Jun 16, 2005 (CIDRAP News) – Chiron Corp. has announced it won't be able to provide as many influenza vaccine doses as previously estimated for the coming flu season, fraying a thread in the nation's fragile vaccine supply web.
Chiron expects to supply 18 million to 26 million doses of flu vaccine in the United States this year, instead of the 25 million to 30 million doses projected in April, the company said in a news release yesterday.
Last year, contamination forced Chiron to cancel delivery of 48 million doses of flu vaccine, close to half the expected US supply. While working to recover its license, the company has experienced delays in start-up procedures and manufacturing problems usual in flu-shot production, the Chiron announcement said.
The problems include adjusting to more than 2,000 changes in the production process at Chiron's plant in Liverpool, England, Chiron President Jack Goldstein told the San Francisco Chronicle. In addition, the company hired about 100 new employees to address quality-control issues, and part of the delay lies in training them, he added.
Federal officials and industry executives said that if Chiron does supply the reduced amount, there would be enough vaccine to prevent a severe shortage, according to a New York Times report today. But that assessment assumes that other companies will fulfill their projections.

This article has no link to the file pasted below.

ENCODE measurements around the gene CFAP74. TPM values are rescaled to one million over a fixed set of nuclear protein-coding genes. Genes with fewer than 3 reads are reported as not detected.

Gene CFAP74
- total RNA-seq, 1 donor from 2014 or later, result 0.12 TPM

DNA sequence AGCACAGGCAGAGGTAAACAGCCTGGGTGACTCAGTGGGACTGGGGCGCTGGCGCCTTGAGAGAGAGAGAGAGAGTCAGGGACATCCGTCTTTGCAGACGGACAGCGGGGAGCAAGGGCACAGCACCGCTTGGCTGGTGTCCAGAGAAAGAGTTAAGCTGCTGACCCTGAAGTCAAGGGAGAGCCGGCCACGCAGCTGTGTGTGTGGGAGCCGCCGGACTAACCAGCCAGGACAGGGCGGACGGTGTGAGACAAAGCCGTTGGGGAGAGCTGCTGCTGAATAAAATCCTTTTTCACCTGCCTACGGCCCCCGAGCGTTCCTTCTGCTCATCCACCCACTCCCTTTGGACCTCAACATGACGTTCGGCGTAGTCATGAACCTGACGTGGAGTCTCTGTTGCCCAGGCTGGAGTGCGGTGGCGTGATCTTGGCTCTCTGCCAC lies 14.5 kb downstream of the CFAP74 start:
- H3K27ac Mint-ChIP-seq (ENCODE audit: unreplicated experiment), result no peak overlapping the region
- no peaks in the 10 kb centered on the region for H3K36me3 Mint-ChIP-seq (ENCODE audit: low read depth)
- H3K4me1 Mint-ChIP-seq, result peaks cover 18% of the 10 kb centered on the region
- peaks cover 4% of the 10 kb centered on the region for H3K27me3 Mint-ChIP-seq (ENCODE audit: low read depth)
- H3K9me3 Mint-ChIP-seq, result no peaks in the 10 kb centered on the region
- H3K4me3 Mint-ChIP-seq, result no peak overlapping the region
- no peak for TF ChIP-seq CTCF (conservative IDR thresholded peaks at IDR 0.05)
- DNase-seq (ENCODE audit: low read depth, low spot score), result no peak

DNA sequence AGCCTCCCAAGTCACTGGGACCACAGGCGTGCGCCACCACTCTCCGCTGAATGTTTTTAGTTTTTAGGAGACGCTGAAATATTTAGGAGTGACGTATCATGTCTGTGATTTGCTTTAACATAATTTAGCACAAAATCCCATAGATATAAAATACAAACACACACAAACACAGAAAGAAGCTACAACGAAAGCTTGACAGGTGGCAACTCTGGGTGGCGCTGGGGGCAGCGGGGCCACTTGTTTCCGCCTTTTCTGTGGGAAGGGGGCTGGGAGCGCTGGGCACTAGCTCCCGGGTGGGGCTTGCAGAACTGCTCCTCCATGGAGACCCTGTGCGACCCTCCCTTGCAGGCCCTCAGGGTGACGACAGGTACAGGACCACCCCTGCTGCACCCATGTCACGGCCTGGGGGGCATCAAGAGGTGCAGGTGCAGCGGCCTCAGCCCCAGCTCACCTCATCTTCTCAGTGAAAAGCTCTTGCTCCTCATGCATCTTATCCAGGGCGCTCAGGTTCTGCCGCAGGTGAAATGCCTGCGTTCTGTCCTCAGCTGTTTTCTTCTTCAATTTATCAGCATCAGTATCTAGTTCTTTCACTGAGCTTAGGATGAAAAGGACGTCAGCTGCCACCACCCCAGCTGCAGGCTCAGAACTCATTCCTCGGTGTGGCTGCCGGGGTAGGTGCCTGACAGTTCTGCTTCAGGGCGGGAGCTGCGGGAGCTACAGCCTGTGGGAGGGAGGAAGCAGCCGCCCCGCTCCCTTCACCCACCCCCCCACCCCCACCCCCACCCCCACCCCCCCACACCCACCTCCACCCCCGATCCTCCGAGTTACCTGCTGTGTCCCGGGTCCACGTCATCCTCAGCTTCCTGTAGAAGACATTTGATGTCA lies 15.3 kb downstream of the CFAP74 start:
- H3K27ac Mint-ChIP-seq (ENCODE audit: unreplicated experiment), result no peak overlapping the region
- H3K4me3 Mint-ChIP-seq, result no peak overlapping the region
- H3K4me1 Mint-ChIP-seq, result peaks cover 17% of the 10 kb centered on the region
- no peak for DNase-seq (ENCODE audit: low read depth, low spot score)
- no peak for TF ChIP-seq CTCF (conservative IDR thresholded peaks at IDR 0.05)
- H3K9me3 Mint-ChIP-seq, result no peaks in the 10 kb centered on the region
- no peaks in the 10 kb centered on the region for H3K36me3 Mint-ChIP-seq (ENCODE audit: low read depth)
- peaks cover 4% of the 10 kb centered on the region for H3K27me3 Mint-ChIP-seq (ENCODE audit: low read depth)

Sanofi Pasteur expects to supply the US market with 50 million doses this year, plus a possible 10 million doses later in the season, according to the Times. Another 3 million doses of the intranasal vaccine made by Medimmune should be available as well, according to the Centers for Disease Control and Prevention (CDC).
In addition, GlaxoSmithKline is applying for approval to sell flu vaccine in the United States and may provide 10 million doses, the Times reported.
British regulators cleared Chiron in March to resume production of flu vaccine at the Liverpool plant. But the company still needs the US Food and Drug Administration's approval to sell flu vaccine in the United States. The FDA plans to inspect the plant in July to find out if problems identified last year have been corrected, the company said.
CDC spokesman Von Roebuck cautioned today that it is too early to draw any conclusions about the vaccine supply for the coming flu season.
”We're not sure what exactly the news is and what it means for the coming season,” he told CIDRAP News. ”We'll probably know a bit more by the end of August or the beginning of September, and that will help drive recommendations.”
Authorities are hoping to prevent a repeat of last year, when Chiron announced in early October that it would not be able to supply any of the promised 48 million doses. By that time, some vaccine doses from other manufacturers had already been shipped and used.
To cope with the resulting shortage, authorities identified priority vaccination groups and worked all season to move vaccine stocks to places where supply was low. Ultimately the United States obtained about 61 million doses, instead of the projected 100 million doses.
Dr. Jeanne Santoli, deputy director of the CDC's immunization services division, told the Times that the CDC is planning for several scenarios this year, from a severe shortage to a surplus. If needed, she said, the agency could provide vaccine first to those in high-risk categories.